Capitol News Illinois, partners win national award for excellence in disability reporting
Capitol News Illinois reporters Beth Hundsdorfer and Molly Parker are winners of the Katherine Schneider Journalism Award for Excellence in Reporting on Disability for their “Culture of Cruelty” series investigating Choate Mental Health and Developmental Center. The award will be presented next month by the National Center on Disability and Journalism, which is part of the Walter Cronkite School of Journalism and Mass Communication at Arizona State University. (Graphic by Capitol News Illinois)
‘Culture of Cruelty’ investigation with ProPublica, Lee Enterprises honored for 2nd time
By CAPITOL NEWS ILLINOIS
Capitol News Illinois and its reporting partners have been honored with a second national award for their investigative series into a culture of abuse and cover-ups at a state-run center for individuals with developmental and intellectual disabilities.
CNI reporters Beth Hundsdorfer and Molly Parker were honored with the Katherine Schneider Journalism Award for Excellence in Reporting on Disability for their “Culture of Cruelty” series investigating Choate Mental Health and Developmental Center and other state-run facilities. Parker, who is a fellow with ProPublica’s Local Reporting Network, won the award as an employee of Lee Enterprises Midwest. She has since joined CNI’s investigative reporting team.
The award was announced Wednesday and will be presented next month by the National Center on Disability and Journalism, which is part of the Walter Cronkite School of Journalism and Mass Communication at Arizona State University.
The “Culture of Cruelty” series took first place in the large newsroom category. The second-place award went to New York Times reporter Amanda Morris for her interactive piece on American Sign Language in the age of video technology and social media. Third place went to Christine Herman for her story examining barriers to mental health care for children and teens, published by Side Effects Public Media.
Hundsdorfer and Parker are slated to accept the award during a Nov. 9 ceremony in the First Amendment Forum at the Cronkite School in downtown Phoenix.
The pair began investigating Choate in 2022, eventually teaming up to pool the newsrooms’ resources. The investigation involved dozens of Freedom of Information Act requests, thousands of pages of documents, extensive interviews with sources, database building and other reporting efforts. Since September 2022, the outlets have published 15 stories regarding the management of Choate.
State officials cited the investigative findings in their announcement of a plan to relocate about half of the facility’s residents. Months later, the state replaced the facility’s manager among other leadership changes after the outlets published a follow-up report showing that abuse claims continued despite the efforts at reform.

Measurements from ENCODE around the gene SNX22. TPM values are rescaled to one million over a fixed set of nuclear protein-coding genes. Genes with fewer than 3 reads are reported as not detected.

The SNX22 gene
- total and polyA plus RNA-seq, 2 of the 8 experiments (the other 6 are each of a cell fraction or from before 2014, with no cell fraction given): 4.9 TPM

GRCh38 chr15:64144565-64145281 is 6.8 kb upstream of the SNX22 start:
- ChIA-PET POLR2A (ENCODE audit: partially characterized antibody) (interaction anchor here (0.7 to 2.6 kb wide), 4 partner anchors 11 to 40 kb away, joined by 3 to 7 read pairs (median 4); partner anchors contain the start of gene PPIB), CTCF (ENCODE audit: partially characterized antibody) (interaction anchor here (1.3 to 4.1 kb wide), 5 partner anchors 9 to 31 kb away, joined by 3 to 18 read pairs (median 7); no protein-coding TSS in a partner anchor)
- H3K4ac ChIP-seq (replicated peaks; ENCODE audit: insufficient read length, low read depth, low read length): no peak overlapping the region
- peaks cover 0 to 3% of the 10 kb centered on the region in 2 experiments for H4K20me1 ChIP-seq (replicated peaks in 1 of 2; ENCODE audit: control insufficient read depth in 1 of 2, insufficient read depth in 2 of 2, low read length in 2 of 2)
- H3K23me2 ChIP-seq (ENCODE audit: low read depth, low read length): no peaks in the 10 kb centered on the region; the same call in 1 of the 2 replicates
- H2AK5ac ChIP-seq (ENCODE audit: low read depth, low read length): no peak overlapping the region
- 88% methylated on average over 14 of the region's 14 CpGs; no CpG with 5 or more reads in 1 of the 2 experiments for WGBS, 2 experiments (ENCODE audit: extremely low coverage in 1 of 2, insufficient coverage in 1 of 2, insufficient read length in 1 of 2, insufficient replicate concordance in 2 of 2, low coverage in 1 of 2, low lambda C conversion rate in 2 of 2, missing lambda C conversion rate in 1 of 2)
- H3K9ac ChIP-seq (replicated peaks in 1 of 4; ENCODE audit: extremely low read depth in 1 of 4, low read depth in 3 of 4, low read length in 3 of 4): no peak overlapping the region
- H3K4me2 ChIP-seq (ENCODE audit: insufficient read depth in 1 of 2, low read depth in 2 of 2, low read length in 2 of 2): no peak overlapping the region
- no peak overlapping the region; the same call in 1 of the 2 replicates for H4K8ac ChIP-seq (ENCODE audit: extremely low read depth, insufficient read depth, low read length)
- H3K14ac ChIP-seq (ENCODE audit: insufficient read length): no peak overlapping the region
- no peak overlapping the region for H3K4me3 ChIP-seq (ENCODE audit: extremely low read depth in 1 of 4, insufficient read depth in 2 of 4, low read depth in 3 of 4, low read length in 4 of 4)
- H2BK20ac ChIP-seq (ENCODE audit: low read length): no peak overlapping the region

It’s the second national award the outlets have won for the “Culture of Cruelty” series. In May, the outlets were named as winners of the Robert F. Kennedy Human Rights journalism award in the domestic print category.
“Beth and Molly are two of the most dedicated, hard-working and conscientious journalists in the state, and I couldn’t think of anyone more deserving of such an award.,” Capitol News Illinois Editor-in-Chief Jerry Nowicki said. “This honor continues to show the importance of the painstaking work that they do.”
Capitol News Illinois is a nonprofit, nonpartisan news organization that distributes coverage of state government to hundreds of newspapers and broadcast outlets daily. It launched in January 2019 and Hundsdorfer joined the reporting team in fall 2021. Parker joined the team in July. Lee Enterprises is one of the nation’s largest newspaper chains and ProPublica is a nonprofit newsroom that partners with local reporting outlets to fund investigative and longform journalism projects.
The Schneider award and the Gary Corcoran Student Prize for Excellence in Reporting on Disability are the only national professional and student journalism contests devoted exclusively to the coverage of people with disabilities and disability issues.
The 2023 NCDJ contests garnered almost 200 entries from around the globe, including from journalists in Brazil, Uganda and Pakistan.
“This work is an extraordinary testament to the growing global commitment to prioritize and improve coverage of people with disabilities,” said Pauline Arrillaga, executive director of the National Center on Disability and Journalism and executive editor of Carnegie-Knight News21, both housed at the Cronkite School.